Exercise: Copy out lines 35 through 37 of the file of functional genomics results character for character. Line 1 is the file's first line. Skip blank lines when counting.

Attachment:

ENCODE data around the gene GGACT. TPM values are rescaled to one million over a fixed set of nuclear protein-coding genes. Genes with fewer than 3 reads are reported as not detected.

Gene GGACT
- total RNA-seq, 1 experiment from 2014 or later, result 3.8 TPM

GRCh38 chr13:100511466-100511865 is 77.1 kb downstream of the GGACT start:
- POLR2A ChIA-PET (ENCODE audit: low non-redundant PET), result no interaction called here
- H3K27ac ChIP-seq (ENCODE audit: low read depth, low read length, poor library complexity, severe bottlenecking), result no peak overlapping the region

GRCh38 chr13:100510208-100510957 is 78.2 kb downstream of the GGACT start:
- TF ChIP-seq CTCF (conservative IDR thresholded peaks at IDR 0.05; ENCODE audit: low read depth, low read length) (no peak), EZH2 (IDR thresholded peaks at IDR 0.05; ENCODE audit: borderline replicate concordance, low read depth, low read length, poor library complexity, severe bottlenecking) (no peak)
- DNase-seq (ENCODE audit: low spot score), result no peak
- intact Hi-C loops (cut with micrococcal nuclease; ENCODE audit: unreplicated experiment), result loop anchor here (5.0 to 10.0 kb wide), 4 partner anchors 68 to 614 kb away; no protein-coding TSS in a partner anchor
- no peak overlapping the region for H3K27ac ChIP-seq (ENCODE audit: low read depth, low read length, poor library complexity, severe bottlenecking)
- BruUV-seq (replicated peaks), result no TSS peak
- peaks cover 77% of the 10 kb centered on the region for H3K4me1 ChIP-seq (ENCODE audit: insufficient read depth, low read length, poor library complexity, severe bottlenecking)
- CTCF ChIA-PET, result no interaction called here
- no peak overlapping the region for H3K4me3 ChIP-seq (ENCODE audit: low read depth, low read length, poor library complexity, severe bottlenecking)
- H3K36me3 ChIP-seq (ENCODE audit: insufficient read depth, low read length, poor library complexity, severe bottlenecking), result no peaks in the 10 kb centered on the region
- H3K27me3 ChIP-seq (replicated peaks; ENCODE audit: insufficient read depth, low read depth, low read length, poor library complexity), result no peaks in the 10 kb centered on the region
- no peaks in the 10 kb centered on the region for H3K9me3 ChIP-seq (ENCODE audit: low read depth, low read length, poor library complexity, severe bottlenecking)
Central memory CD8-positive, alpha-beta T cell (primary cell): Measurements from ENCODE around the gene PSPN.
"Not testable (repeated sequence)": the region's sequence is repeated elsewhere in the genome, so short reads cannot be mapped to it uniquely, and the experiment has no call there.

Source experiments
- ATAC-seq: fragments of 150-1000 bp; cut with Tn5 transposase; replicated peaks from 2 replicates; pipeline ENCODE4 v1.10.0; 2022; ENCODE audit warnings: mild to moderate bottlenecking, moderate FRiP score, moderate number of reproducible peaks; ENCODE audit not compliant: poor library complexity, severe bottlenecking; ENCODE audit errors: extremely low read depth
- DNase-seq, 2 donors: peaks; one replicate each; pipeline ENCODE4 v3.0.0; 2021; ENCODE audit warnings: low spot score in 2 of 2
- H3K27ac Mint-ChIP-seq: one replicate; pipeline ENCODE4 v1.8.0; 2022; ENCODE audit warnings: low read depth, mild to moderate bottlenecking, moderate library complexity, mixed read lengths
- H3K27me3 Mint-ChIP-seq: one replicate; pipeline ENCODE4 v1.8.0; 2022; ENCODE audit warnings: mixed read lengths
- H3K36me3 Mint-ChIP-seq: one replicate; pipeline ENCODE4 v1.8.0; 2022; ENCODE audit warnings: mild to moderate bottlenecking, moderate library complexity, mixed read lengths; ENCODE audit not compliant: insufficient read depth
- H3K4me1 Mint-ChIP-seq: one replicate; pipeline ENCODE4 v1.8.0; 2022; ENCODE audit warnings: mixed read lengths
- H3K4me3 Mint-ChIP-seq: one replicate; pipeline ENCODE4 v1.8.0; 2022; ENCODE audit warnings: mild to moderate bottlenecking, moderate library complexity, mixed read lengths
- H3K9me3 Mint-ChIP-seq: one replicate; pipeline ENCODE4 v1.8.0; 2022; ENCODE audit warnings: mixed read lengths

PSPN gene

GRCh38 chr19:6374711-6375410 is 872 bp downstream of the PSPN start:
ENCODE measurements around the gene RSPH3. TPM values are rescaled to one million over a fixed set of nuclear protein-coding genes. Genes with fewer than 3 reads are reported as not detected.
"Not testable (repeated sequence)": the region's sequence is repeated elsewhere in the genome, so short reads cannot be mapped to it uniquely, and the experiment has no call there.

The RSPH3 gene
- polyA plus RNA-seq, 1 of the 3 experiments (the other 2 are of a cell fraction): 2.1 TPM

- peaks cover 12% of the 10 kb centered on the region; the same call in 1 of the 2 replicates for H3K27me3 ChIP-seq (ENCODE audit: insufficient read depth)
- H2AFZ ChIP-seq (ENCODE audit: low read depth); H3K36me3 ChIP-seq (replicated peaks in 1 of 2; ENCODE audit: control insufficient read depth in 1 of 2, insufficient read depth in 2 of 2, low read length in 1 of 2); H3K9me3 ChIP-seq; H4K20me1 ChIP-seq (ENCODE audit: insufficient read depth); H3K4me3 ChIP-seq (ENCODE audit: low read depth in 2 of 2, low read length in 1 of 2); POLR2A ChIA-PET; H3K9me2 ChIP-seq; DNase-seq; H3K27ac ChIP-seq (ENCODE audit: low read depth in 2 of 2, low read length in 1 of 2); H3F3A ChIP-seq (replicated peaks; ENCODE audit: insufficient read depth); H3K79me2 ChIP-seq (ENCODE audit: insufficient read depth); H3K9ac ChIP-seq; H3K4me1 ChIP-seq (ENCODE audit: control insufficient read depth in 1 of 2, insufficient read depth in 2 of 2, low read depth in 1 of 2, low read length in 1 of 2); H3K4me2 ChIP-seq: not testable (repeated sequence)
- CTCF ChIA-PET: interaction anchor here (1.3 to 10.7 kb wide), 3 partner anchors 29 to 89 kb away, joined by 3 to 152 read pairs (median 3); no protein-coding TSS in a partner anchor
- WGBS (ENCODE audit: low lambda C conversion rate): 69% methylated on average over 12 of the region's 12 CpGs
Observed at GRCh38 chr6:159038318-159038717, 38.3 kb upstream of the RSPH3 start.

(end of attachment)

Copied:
- polyA plus RNA-seq, 1 of the 3 experiments (the other 2 are of a cell fraction): 2.1 TPM

- peaks cover 12% of the 10 kb centered on the region; the same call in 1 of the 2 replicates for H3K27me3 ChIP-seq (ENCODE audit: insufficient read depth)
- H2AFZ ChIP-seq (ENCODE audit: low read depth); H3K36me3 ChIP-seq (replicated peaks in 1 of 2; ENCODE audit: control insufficient read depth in 1 of 2, insufficient read depth in 2 of 2, low read length in 1 of 2); H3K9me3 ChIP-seq; H4K20me1 ChIP-seq (ENCODE audit: insufficient read depth); H3K4me3 ChIP-seq (ENCODE audit: low read depth in 2 of 2, low read length in 1 of 2); POLR2A ChIA-PET; H3K9me2 ChIP-seq; DNase-seq; H3K27ac ChIP-seq (ENCODE audit: low read depth in 2 of 2, low read length in 1 of 2); H3F3A ChIP-seq (replicated peaks; ENCODE audit: insufficient read depth); H3K79me2 ChIP-seq (ENCODE audit: insufficient read depth); H3K9ac ChIP-seq; H3K4me1 ChIP-seq (ENCODE audit: control insufficient read depth in 1 of 2, insufficient read depth in 2 of 2, low read depth in 1 of 2, low read length in 1 of 2); H3K4me2 ChIP-seq: not testable (repeated sequence)